"The sadness of Yasunari Kawabata"
FROM FAR AND NEAR - Ruben Almendras (The Freeman) - April 24, 2018 - 12:00am

I put quotation marks in the title because this is the actual title of an article I read many years ago. I was part of an SGV team that was working to rationalize the Management Information System of the Central Bank of the Philippines, after their mainframe computer was installed. During lunch breaks I had access to the library of the CB Governor and I came upon this article in a literary magazine. This week seems to be a good time for a column about "depression" which has been in the news lately after Mariah Carey confessed about her bipolar condition and bouts of depression, and the claim of the missing housewife that a temporary depression causing her short disappearance. There were also events of persons I know who suffered depression and some of them had fatal consequences. Then, there is the anticipated depression among the Boracay residents with the closure of Boracay for six months.

While not claiming expertise on depression, and the impossibility of significant discussion of the topic in less than 600 words, there are recent medical findings/bulletins about the topic that are worth knowing and exploring. Psychogenic and psychosomatic illnesses have always been an interesting field in medicine and depression is along this alley.

Depression is a state of low mood and aversion to activity that can affect a person's thoughts, behavior, feelings, and sense of well-being. Everyone gets this once in a while and when it is temporary, it is not a problem. It becomes a problem when it gets chronic and long-lasting and totally disrupts the way of life of an individual. Certain sudden events in life, like a loss of a job, a death in the family, or loss of a great love may trigger temporary depression. Genetics and diseases may also alter the chemical balance in a person's electrical network that will cause depression. But the interesting issue is whether the person's environment and behavior will influence the chemical imbalance or the other way around. This is a classic "nature vs. nurture" problem. I am of the opinion that nurture greatly influences nature, and this is validated by the transitory episodes of most cases of depression when the person has tremendous family and social support. Even tragic events are eventually passed and life goes on for people who are surrounded and supported by family and friends. The positive mindset gets back on track when there is a strong social network and support. The mind somehow corrects the chemical/electrical imbalance when nature and environment are supportive.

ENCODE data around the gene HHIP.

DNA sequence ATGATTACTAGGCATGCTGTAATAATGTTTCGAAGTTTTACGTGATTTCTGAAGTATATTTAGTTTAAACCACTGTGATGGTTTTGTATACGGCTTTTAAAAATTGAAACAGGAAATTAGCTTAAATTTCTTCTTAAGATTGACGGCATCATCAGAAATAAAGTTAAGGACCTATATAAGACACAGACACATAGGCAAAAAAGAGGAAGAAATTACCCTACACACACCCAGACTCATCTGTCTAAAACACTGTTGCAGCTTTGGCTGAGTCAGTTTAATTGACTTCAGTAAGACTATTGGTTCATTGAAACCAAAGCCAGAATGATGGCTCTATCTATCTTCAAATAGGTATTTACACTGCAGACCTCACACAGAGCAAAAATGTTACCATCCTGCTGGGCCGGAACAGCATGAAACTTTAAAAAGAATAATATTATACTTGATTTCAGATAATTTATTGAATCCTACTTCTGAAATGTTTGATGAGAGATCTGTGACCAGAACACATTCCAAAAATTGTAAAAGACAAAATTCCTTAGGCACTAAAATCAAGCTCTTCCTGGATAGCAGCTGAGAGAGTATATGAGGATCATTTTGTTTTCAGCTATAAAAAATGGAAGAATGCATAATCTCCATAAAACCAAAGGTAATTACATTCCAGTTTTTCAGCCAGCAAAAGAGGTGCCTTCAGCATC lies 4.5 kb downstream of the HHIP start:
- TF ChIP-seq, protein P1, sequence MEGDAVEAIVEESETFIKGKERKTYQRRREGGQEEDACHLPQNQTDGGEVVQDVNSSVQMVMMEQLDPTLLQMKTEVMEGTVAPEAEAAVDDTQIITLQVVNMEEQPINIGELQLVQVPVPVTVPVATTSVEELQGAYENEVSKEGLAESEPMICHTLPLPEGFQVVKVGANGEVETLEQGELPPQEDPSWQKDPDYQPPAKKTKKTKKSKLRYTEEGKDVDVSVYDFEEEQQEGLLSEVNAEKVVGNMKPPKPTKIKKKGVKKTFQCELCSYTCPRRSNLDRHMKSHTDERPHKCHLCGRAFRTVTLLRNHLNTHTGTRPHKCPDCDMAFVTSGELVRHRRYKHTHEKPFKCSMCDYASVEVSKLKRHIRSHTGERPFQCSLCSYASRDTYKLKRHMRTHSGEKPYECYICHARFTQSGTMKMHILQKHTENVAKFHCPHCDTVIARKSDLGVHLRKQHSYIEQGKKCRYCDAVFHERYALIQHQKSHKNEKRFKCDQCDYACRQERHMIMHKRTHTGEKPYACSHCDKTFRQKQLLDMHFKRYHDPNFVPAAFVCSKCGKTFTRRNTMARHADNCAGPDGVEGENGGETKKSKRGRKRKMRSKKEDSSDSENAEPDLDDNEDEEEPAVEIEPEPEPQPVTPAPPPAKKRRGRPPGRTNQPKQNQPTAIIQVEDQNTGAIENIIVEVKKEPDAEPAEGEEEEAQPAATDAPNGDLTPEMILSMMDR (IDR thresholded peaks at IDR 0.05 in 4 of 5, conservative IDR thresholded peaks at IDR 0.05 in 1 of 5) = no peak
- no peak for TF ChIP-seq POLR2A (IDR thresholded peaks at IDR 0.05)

The predicted increase of depressed persons in Boracay might be economic related due to the massive job losses, but there is really no direct correlation between depression and economic classes. There is the same proportion of depressed persons in all economic classes. Anecdotal evidence would point out that the poor are too busy trying to earn a living to get depressed, but in reality, it is because rich people who get depressed are more newsworthy and interesting. It is also more democratically leveling and consoling when a rich person who has everything has mental problems. The more probable cause of chronic depression is a conflicted life. Persons who cannot reconcile their actions to their inner convictions and ingrained morals have unresolvable anxiety which may be the cause of serious depression.

Yasunari Kawabata was a Japanese Nobel Prize novelist. He was orphaned at the age of four and led a very sad life which was reflected in his novels which were filled with loneliness and melancholy. He was reported to have killed himself in 1972 after the death of his friend Mishima, the Japanese nihilist poet. I am more inclined to believe that Kawabata killed himself accidentally, because he obviously had overcome his depression, especially after he won the Nobel Prize in Literature, and he died at age 73.


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